A new year and already at least one half-hearted resolution - blog more - broken. Ooops. Luckily, 2012 also sees me back in the world of the fandangoeing freelancers, which is why I was hoping to start blogging regularly again, as instead of having to go to the office I have more time to go to stuff. And going to stuff is what I like doing best.
On Tuesday I went to see a lot of stuff, stopping off first at Libby Sellers' lovely new(ish) gallery space on Berners Street. I really liked the previous exhibitions I'd seen that Libby had curated, usually during LDF, in unusual little spaces, so I was really rather pleased to hear she was opening a permanent space. The current show, Fortune, by Mark Braun, is pleasant enough but you can tell it was planned as a holiday-season stop gap. I'd already seen the pieces - a series of beautiful water carafes engraved with one of seven glaciers, seven lakes or seven rivers from across the globe - in Milan last year, so I left wishing I'd seen something more ambitious, but the first few shows at the new space looked intriguing and I'm sure there will be plenty more to come.
Since I was in the area, I popped in to Alison Jacques intending only to have a quick whizz around the Catherine Yass show (a transplant from the De La Waar) before heading elsewhere, but I was bizarrely captivated by Yass's film footage of the Royal Sovereign Lighthouse. It's a peculiar structure: a lighthouse that doesn't look like a lighthouse. A concrete oil platform or the Maunsell Sea Forts, maybe, but not a lighthouse.
I used to think that it was enough for an artist to do little more than document and present unexplored places and spaces. The explorer in me was delighted to be shown an unknown place. But there are different ways of doing it. Yass's lighthouse and Raphaël Zarka's video essay on Gibellina Vecchia, a Scicilian modernist tomorrowland, are two examples of the less satisfying way. It's nothing more than a 'look what I found' photo or video. These kinds of works just sit there, like marionette puppets waiting for someone to breathe life into them. There is a more interesting way to approach the 'unknown place' kind of work - Stuart Whipps is a good example - which understands that it isn't enough to hold the viewers hand and take them to a new place; you have to tell them a story about it as well.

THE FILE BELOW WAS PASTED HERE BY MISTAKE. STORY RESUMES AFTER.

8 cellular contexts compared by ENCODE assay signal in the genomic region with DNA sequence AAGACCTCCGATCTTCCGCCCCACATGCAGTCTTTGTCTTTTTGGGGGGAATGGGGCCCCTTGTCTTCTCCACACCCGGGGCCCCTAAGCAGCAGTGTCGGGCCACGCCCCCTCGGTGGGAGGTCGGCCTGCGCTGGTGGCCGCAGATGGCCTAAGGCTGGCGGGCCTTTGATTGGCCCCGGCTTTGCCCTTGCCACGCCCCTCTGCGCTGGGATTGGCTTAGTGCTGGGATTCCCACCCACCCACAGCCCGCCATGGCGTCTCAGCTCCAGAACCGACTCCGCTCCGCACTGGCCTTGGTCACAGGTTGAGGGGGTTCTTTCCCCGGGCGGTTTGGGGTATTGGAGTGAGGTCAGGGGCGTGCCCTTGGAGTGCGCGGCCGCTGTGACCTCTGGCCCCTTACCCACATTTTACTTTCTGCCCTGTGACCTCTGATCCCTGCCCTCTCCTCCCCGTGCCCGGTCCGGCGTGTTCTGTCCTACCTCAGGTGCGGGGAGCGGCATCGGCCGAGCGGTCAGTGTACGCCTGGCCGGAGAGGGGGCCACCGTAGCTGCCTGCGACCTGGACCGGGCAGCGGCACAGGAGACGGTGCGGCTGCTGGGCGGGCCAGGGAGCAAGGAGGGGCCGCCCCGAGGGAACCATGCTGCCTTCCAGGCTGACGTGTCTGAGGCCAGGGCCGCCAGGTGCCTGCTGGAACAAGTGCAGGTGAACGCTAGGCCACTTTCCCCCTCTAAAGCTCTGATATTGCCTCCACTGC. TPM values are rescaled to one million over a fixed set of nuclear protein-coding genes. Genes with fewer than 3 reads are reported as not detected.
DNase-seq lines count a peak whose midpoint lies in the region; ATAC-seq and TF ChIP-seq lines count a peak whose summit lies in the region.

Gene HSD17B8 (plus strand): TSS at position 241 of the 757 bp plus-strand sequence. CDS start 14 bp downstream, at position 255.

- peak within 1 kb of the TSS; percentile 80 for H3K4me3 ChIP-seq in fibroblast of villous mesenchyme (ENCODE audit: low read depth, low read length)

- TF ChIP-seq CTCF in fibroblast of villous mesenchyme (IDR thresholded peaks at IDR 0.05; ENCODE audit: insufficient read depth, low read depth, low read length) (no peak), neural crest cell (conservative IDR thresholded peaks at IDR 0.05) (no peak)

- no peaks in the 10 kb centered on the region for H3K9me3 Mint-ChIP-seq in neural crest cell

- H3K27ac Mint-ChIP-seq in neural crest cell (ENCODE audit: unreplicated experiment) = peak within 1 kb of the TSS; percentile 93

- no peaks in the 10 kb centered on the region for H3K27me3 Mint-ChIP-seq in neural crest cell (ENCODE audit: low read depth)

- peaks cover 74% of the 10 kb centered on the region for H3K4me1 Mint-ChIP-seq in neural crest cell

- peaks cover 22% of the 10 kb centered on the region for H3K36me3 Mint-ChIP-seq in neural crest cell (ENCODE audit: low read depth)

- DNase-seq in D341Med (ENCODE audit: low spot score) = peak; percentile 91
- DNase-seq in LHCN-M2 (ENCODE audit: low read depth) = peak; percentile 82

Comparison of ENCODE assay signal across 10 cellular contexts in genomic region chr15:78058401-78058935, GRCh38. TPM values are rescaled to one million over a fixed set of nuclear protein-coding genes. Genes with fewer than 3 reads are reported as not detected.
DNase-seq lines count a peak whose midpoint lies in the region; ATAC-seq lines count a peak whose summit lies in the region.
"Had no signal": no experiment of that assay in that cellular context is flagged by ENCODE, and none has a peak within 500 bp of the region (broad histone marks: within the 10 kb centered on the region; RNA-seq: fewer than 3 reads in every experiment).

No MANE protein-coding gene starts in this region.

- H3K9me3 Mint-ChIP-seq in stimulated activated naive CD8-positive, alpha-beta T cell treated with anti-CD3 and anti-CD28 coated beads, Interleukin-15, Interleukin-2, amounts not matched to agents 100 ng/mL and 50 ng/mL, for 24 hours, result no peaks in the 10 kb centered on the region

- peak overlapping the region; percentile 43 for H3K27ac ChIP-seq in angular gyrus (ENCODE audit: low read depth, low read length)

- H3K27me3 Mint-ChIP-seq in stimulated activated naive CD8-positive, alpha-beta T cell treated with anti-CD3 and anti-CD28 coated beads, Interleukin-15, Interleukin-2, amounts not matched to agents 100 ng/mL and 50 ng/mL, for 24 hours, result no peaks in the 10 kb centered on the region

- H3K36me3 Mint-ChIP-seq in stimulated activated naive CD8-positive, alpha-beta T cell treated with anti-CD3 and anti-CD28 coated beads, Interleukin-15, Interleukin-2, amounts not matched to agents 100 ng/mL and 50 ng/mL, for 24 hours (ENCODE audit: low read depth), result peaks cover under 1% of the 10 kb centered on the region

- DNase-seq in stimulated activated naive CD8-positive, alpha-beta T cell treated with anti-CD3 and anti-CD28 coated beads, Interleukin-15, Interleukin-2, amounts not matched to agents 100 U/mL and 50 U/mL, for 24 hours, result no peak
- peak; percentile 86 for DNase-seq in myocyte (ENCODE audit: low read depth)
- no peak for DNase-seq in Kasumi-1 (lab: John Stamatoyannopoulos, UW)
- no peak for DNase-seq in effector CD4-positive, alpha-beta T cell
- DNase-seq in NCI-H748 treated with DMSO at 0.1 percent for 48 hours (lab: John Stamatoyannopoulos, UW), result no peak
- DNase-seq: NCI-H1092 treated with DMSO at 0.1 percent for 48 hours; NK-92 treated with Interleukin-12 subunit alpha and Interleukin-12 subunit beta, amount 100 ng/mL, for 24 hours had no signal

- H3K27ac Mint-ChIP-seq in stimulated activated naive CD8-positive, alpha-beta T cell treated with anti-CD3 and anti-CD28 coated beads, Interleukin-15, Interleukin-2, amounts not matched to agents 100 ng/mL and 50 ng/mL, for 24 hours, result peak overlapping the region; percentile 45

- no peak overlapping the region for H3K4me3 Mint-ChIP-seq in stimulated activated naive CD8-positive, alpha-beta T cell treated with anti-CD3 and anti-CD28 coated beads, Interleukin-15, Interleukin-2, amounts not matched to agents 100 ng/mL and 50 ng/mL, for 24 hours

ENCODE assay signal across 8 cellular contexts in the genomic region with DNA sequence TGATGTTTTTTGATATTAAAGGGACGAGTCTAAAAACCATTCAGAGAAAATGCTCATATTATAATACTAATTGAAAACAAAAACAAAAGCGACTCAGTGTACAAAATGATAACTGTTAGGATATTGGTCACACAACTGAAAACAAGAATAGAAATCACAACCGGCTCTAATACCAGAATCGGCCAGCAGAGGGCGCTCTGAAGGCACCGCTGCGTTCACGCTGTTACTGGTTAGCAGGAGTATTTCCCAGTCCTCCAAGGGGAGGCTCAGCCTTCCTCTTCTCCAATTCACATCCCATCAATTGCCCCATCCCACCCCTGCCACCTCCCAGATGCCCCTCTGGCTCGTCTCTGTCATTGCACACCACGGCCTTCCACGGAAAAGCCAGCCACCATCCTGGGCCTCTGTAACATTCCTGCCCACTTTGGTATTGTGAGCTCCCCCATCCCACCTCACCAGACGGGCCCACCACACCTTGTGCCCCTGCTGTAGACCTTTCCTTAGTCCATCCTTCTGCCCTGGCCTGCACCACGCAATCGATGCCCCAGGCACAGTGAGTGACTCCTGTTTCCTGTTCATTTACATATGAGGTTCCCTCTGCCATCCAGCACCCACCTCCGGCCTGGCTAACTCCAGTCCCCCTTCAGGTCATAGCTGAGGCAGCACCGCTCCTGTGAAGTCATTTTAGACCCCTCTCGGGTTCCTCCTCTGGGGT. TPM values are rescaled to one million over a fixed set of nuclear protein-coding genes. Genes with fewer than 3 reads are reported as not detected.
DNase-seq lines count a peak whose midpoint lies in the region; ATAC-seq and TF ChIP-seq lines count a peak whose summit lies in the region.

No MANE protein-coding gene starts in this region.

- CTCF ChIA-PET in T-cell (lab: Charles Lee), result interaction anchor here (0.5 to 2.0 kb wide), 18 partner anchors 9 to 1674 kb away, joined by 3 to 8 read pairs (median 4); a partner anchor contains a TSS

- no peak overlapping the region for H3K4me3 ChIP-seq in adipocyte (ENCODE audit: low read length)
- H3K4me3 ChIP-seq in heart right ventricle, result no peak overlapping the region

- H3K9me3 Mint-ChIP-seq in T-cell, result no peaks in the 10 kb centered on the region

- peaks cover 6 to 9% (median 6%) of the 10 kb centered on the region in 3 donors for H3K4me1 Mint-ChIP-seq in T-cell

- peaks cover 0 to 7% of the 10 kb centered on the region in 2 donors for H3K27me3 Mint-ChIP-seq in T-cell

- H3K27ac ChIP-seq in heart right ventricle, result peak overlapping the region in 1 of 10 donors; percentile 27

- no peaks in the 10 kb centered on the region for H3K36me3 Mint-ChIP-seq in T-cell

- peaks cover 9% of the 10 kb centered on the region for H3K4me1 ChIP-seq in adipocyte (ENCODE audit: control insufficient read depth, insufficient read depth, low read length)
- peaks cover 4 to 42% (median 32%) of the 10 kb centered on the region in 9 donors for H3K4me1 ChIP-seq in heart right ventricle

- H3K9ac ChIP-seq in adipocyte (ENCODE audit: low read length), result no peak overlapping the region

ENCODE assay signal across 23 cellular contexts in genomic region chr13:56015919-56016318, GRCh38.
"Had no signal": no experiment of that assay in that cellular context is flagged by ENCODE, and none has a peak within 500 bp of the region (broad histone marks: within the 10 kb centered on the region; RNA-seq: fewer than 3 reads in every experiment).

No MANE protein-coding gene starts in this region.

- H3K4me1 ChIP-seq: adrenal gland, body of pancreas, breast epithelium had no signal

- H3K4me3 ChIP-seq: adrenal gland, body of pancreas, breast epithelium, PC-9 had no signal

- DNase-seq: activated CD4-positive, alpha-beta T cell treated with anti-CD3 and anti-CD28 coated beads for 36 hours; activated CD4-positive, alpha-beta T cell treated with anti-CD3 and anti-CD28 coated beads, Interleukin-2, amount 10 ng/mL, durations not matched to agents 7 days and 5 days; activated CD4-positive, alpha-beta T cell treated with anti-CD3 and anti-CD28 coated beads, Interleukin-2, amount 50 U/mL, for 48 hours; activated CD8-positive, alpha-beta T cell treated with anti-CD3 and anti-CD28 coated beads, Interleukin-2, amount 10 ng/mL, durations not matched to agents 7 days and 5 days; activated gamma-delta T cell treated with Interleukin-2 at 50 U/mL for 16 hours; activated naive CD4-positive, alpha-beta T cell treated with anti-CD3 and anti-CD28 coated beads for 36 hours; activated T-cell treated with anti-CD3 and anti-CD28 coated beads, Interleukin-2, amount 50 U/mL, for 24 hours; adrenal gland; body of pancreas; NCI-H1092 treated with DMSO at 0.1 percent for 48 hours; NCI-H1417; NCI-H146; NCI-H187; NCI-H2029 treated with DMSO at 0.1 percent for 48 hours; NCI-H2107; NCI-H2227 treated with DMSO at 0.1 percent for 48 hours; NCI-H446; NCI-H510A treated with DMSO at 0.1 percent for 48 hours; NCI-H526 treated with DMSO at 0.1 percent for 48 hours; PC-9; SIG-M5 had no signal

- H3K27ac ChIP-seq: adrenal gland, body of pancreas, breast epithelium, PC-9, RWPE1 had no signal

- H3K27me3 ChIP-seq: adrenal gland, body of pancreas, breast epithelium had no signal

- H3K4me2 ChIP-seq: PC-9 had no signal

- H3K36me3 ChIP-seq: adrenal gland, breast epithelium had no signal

The problem with a piece like Yass's video is that there's nothing to think about. There's only a pretty video to look at and when left with a video that doesn't ask you to think about it, I resort to thinking about other, totally unrelated, things. I'm not thinking about the art; I'm thinking about me.
I'm thinking, this is all very hypnotic, these waves. I'm thinking about what kind of flowers I want to have at my wedding. I'd quite like to have natural flowers. I don't want anything flown in from hot-house farms in the Netherlands. Would it be weird if we walked down the aisle together? Wouldn't it be nice if we left the tiny church's enormous doors open during the service. It would be nice to hear birdsong during the wedding. What a scary, unknowable place the sea is. Despite all of our modern technology, our GPS systems, when you get lost in a city neighbourhood it doesn't feel half as alone and terrifying and lost as when you get lost in the ocean. They must have just finished painting in this room. The chemical smell is overwhelming. What does it actually mean in the Schrödinger's cat book when Gribbin says that quantum mechanics says that nothing is real and that we can't say anything about what something is doing when we aren't looking at it? Then I think that it's funny that I'm thinking these things and now I'm thinking about thinking these things and I'll probably write about thinking these things on my blog tomorrow. I should write them down.
So I did write them down, which is why you've just read them.
After all that, you might be thinking that I hated the video, but I didn't. In fact, I kind of liked it. I don't get very many opportunities to sit in a dark room and stare at pretty pictures and let my mind wander. I still think the piece is problematic, for all the reasons mentioned above, but I sat and I watched the video until it ended and I left the gallery feeling pretty jazzy.